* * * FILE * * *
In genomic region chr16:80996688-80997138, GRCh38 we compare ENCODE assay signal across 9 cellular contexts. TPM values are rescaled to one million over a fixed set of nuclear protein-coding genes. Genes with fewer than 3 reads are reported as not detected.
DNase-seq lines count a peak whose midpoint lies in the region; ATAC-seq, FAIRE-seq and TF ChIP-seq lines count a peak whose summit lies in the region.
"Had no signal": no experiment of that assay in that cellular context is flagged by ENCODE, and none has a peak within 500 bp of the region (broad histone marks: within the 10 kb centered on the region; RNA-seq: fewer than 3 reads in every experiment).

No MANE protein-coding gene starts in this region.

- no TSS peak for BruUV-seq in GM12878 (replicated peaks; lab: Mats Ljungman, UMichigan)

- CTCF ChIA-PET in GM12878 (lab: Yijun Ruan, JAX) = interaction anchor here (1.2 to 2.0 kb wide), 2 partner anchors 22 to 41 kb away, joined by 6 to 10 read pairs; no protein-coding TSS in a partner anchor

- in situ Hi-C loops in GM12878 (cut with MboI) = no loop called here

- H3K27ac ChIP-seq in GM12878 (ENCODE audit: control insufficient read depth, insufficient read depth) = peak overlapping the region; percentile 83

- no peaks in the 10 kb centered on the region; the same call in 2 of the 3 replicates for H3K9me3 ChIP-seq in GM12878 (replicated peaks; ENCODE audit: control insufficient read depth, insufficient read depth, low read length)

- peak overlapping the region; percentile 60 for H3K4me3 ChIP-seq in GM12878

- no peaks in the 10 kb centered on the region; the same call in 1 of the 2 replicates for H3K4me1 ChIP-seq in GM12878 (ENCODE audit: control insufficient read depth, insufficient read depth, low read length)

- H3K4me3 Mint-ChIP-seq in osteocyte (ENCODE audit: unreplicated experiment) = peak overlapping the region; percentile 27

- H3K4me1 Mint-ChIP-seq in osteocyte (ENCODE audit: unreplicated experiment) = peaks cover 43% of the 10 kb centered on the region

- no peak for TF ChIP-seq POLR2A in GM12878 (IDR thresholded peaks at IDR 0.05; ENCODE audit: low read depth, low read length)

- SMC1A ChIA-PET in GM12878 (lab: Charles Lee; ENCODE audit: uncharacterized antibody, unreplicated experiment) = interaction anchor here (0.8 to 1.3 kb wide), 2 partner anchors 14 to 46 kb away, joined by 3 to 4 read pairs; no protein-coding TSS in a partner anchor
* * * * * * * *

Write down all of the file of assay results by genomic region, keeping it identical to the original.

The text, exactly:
In genomic region chr16:80996688-80997138, GRCh38 we compare ENCODE assay signal across 9 cellular contexts. TPM values are rescaled to one million over a fixed set of nuclear protein-coding genes. Genes with fewer than 3 reads are reported as not detected.
DNase-seq lines count a peak whose midpoint lies in the region; ATAC-seq, FAIRE-seq and TF ChIP-seq lines count a peak whose summit lies in the region.
"Had no signal": no experiment of that assay in that cellular context is flagged by ENCODE, and none has a peak within 500 bp of the region (broad histone marks: within the 10 kb centered on the region; RNA-seq: fewer than 3 reads in every experiment).

No MANE protein-coding gene starts in this region.

- no TSS peak for BruUV-seq in GM12878 (replicated peaks; lab: Mats Ljungman, UMichigan)

- CTCF ChIA-PET in GM12878 (lab: Yijun Ruan, JAX) = interaction anchor here (1.2 to 2.0 kb wide), 2 partner anchors 22 to 41 kb away, joined by 6 to 10 read pairs; no protein-coding TSS in a partner anchor

- in situ Hi-C loops in GM12878 (cut with MboI) = no loop called here

- H3K27ac ChIP-seq in GM12878 (ENCODE audit: control insufficient read depth, insufficient read depth) = peak overlapping the region; percentile 83

- no peaks in the 10 kb centered on the region; the same call in 2 of the 3 replicates for H3K9me3 ChIP-seq in GM12878 (replicated peaks; ENCODE audit: control insufficient read depth, insufficient read depth, low read length)

- peak overlapping the region; percentile 60 for H3K4me3 ChIP-seq in GM12878

- no peaks in the 10 kb centered on the region; the same call in 1 of the 2 replicates for H3K4me1 ChIP-seq in GM12878 (ENCODE audit: control insufficient read depth, insufficient read depth, low read length)

- H3K4me3 Mint-ChIP-seq in osteocyte (ENCODE audit: unreplicated experiment) = peak overlapping the region; percentile 27

- H3K4me1 Mint-ChIP-seq in osteocyte (ENCODE audit: unreplicated experiment) = peaks cover 43% of the 10 kb centered on the region

- no peak for TF ChIP-seq POLR2A in GM12878 (IDR thresholded peaks at IDR 0.05; ENCODE audit: low read depth, low read length)

- SMC1A ChIA-PET in GM12878 (lab: Charles Lee; ENCODE audit: uncharacterized antibody, unreplicated experiment) = interaction anchor here (0.8 to 1.3 kb wide), 2 partner anchors 14 to 46 kb away, joined by 3 to 4 read pairs; no protein-coding TSS in a partner anchor